Real-time GPS tracking systems use cellular wireless or satellite communication to give users real-time data on, for example, the current location of a loved one, or vehicle.
Real-time GPS is based on the regular interval ping rate - e.g. every two minutes - where the GPS receiver pings the network. Real-time GPS provides an instant view of the actual current location of a GPS tracker, and therefore can also instantly notify users when events occur.
This is unlike location by request which requires users to “ask” for GPS location data when they need it. One downside here is that, if you do not request location at the right time, you may miss something critical. For example, if you request the location of a truck three days after it was stolen, you will likely be too late to recover it.
SMS (short message service) is a text messaging service component of most telephone, Internet, and mobile device systems. SMS is often used for location by request GPS services as a command service to trigger a GPS tracker for location data, over the air.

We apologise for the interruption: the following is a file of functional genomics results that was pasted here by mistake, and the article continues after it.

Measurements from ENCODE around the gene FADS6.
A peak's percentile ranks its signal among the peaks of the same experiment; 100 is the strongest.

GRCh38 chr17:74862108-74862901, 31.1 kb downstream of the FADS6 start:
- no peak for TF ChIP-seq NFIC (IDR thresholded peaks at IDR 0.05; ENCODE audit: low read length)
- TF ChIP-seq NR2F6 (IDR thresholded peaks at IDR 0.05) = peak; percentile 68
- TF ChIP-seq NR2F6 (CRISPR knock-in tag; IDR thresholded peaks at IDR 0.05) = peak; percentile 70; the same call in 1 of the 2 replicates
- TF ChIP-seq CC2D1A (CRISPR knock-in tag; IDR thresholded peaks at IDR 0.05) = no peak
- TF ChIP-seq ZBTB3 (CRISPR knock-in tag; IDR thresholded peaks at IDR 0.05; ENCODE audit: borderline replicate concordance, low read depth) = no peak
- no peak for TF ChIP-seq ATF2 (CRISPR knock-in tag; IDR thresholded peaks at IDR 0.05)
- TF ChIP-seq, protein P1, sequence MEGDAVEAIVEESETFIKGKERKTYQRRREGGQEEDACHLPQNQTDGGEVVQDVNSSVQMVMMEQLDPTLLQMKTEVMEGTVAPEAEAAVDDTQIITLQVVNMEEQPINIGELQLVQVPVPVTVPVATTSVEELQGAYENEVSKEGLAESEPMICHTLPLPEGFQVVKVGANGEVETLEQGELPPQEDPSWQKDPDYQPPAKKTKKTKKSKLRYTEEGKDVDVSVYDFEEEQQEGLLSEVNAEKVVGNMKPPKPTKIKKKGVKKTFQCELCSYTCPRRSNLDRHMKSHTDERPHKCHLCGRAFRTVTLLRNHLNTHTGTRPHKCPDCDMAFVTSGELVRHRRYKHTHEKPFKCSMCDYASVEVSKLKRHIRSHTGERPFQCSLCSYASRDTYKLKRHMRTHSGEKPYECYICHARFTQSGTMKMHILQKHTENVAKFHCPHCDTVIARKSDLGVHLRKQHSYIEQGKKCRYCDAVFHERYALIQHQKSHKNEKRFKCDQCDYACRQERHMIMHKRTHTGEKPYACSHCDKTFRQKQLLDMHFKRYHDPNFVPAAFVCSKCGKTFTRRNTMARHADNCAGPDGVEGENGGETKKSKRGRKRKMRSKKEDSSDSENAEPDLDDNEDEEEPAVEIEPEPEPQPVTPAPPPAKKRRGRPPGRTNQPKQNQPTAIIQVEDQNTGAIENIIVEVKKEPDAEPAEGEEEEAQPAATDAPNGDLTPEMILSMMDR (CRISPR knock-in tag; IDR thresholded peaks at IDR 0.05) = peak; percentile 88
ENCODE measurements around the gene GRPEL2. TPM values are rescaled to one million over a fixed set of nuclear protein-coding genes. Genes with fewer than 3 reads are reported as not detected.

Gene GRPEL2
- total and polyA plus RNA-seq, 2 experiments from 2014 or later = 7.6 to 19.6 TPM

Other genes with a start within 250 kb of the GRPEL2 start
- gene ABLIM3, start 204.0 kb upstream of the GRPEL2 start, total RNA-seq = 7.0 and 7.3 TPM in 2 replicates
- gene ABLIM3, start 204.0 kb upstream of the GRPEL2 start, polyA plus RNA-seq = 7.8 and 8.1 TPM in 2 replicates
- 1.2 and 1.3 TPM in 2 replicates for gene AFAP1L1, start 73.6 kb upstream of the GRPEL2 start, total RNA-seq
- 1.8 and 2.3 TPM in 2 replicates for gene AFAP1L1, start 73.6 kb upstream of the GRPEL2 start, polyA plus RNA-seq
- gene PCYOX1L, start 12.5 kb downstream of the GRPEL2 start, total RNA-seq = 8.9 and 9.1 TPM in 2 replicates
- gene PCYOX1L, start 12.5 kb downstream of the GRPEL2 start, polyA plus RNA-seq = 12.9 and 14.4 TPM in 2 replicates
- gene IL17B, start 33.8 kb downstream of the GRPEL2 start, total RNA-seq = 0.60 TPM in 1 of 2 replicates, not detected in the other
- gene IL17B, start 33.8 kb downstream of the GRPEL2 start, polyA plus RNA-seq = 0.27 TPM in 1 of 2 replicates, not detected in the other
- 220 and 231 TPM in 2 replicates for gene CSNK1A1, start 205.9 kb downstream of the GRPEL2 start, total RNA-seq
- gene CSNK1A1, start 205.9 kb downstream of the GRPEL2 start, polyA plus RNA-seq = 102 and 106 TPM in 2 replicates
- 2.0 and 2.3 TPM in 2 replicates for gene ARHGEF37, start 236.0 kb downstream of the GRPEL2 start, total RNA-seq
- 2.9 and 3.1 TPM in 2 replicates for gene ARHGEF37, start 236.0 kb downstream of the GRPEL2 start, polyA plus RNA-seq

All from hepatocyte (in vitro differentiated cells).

Diagram shows how WhereSafe GPS signals are processed, then notifications are sent to the customers device.
The weakness of SMS is that message delivery is not guaranteed, and there’s no way a sender can determine whether an SMS message has been delivered in a timely manner.
SMS messages are generally treated as lower-priority traffic; others may not be delivered until long after they are needed. Whereas GPS data is automatic and sent via 3G, 4G, 5G or Cat-M IOT networks (we will explain these in another blog article).
On Board Diagnostics